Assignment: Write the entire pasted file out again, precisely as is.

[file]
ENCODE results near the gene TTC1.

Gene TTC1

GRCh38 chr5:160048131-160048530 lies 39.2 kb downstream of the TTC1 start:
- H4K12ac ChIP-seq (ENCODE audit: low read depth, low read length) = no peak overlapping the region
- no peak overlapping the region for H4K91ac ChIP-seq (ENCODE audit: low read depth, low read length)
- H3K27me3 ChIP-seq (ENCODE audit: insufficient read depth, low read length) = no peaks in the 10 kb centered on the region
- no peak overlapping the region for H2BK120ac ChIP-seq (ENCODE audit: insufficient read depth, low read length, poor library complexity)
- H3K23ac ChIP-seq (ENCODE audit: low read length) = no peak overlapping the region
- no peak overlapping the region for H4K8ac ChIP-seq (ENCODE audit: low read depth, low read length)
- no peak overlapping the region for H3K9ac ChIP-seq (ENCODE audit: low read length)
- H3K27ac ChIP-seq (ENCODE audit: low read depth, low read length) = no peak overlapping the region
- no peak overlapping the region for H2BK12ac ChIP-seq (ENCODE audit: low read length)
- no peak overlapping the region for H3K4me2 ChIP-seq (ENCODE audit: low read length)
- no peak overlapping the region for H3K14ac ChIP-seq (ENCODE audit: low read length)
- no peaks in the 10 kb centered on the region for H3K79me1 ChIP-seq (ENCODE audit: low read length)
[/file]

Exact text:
ENCODE results near the gene TTC1.

Gene TTC1

GRCh38 chr5:160048131-160048530 lies 39.2 kb downstream of the TTC1 start:
- H4K12ac ChIP-seq (ENCODE audit: low read depth, low read length) = no peak overlapping the region
- no peak overlapping the region for H4K91ac ChIP-seq (ENCODE audit: low read depth, low read length)
- H3K27me3 ChIP-seq (ENCODE audit: insufficient read depth, low read length) = no peaks in the 10 kb centered on the region
- no peak overlapping the region for H2BK120ac ChIP-seq (ENCODE audit: insufficient read depth, low read length, poor library complexity)
- H3K23ac ChIP-seq (ENCODE audit: low read length) = no peak overlapping the region
- no peak overlapping the region for H4K8ac ChIP-seq (ENCODE audit: low read depth, low read length)
- no peak overlapping the region for H3K9ac ChIP-seq (ENCODE audit: low read length)
- H3K27ac ChIP-seq (ENCODE audit: low read depth, low read length) = no peak overlapping the region
- no peak overlapping the region for H2BK12ac ChIP-seq (ENCODE audit: low read length)
- no peak overlapping the region for H3K4me2 ChIP-seq (ENCODE audit: low read length)
- no peak overlapping the region for H3K14ac ChIP-seq (ENCODE audit: low read length)
- no peaks in the 10 kb centered on the region for H3K79me1 ChIP-seq (ENCODE audit: low read length)